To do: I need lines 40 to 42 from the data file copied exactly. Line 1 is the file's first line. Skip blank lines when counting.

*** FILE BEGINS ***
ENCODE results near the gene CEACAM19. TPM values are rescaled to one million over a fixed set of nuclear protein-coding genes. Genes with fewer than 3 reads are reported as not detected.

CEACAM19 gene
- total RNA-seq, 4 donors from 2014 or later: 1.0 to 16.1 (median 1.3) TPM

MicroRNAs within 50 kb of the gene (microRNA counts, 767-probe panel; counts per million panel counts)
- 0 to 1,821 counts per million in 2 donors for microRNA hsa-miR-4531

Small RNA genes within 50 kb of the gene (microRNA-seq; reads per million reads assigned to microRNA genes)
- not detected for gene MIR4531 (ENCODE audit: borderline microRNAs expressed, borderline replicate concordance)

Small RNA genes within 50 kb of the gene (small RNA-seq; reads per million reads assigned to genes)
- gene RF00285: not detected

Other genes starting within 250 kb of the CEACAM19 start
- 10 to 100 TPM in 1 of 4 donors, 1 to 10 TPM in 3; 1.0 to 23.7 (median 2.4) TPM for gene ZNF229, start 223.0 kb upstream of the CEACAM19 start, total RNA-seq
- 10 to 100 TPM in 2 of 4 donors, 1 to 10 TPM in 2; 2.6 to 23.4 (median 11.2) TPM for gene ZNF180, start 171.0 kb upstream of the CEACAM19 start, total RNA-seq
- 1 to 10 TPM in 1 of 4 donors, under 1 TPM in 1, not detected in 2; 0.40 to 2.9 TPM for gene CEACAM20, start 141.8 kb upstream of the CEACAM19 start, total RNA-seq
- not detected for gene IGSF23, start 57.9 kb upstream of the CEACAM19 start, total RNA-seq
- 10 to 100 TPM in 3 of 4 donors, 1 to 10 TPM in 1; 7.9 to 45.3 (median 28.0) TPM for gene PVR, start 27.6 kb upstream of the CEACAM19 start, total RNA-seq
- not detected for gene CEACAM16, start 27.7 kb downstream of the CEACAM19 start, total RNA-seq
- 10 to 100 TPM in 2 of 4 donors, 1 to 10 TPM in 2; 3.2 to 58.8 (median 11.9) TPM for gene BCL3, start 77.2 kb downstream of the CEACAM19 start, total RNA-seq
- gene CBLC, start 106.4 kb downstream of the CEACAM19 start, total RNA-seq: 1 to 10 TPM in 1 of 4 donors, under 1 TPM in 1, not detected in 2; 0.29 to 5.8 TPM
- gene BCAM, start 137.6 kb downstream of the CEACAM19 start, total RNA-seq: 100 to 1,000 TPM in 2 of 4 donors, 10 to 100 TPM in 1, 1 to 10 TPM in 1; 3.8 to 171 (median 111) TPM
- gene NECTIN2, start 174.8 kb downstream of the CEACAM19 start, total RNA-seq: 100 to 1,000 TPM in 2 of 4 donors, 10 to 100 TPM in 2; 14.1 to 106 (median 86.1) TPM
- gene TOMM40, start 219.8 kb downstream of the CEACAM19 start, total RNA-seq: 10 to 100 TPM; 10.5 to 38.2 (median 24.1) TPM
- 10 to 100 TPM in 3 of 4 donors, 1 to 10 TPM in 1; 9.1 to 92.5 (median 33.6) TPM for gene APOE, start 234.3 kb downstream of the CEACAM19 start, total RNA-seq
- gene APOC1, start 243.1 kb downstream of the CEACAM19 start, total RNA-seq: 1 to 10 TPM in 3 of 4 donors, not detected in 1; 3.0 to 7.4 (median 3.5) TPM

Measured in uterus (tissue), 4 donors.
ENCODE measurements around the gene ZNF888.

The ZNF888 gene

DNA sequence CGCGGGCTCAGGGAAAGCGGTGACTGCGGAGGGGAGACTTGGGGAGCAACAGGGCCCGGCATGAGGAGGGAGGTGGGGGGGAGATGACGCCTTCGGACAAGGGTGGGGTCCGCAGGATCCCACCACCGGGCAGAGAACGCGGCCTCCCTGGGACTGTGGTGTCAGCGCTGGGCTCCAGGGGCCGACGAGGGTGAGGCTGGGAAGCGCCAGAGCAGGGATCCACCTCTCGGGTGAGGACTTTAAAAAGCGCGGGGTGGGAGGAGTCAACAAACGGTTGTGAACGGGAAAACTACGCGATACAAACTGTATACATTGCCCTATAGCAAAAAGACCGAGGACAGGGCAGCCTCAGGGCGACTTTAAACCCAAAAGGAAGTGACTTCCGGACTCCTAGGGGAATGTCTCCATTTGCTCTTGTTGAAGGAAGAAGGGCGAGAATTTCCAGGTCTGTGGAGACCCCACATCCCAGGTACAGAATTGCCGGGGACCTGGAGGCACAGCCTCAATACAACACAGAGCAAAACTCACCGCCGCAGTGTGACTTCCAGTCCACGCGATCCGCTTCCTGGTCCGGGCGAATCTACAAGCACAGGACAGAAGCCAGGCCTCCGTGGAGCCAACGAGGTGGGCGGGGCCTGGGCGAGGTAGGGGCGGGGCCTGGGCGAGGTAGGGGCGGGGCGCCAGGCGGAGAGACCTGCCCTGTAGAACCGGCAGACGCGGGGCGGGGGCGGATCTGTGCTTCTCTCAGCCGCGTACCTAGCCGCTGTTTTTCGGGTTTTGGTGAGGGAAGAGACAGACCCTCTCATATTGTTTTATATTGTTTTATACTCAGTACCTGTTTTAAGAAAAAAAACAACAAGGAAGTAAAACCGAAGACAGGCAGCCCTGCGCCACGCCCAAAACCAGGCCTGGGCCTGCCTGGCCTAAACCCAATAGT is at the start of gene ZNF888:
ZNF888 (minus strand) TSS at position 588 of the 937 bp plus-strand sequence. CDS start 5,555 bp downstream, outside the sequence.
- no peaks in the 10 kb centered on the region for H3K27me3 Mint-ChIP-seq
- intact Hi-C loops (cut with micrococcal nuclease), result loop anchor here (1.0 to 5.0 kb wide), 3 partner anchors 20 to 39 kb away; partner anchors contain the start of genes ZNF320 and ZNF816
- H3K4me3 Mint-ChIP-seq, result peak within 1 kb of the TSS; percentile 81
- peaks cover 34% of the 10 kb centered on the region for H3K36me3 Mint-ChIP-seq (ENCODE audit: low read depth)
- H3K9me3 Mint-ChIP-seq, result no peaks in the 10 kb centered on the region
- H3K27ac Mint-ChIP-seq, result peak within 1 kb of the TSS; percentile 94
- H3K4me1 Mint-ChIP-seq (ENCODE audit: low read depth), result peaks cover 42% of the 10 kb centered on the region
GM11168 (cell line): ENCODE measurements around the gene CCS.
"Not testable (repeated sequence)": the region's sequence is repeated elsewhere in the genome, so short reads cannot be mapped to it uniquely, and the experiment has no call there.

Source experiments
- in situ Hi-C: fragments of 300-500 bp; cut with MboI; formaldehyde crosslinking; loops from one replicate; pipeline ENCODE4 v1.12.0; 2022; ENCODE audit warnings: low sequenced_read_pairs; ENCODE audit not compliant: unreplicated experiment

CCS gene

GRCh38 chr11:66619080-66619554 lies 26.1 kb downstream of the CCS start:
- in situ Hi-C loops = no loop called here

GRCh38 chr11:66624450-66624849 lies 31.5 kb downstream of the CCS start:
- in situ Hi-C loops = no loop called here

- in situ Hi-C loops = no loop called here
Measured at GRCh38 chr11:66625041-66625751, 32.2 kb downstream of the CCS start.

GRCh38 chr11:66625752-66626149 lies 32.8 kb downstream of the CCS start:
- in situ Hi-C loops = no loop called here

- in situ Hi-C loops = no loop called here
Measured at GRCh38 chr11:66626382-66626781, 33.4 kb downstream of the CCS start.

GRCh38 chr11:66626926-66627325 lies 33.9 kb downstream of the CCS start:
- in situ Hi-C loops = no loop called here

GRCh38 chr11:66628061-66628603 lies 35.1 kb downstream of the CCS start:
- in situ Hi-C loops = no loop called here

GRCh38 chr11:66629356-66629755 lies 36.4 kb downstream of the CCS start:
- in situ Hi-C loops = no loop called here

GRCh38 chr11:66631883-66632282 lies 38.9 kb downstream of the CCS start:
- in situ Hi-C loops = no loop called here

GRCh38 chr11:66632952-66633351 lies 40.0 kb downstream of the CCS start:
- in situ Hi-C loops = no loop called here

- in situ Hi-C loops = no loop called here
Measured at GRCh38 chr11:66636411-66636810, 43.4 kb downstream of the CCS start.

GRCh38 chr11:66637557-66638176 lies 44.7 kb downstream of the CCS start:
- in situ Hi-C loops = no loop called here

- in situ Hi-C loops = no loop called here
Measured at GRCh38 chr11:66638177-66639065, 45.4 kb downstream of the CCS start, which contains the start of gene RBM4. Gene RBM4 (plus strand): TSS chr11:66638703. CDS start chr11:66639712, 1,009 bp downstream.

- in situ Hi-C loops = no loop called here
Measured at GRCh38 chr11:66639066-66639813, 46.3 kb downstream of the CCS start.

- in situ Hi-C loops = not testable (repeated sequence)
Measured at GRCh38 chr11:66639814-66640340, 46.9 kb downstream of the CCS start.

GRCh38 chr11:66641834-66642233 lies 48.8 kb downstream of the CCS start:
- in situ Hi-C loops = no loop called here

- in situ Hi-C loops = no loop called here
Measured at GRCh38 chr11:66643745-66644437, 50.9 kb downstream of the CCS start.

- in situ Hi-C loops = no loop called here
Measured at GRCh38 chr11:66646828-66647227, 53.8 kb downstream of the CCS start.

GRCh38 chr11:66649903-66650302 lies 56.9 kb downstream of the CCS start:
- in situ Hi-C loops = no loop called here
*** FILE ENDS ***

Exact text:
CCS gene

GRCh38 chr11:66619080-66619554 lies 26.1 kb downstream of the CCS start:
- in situ Hi-C loops = no loop called here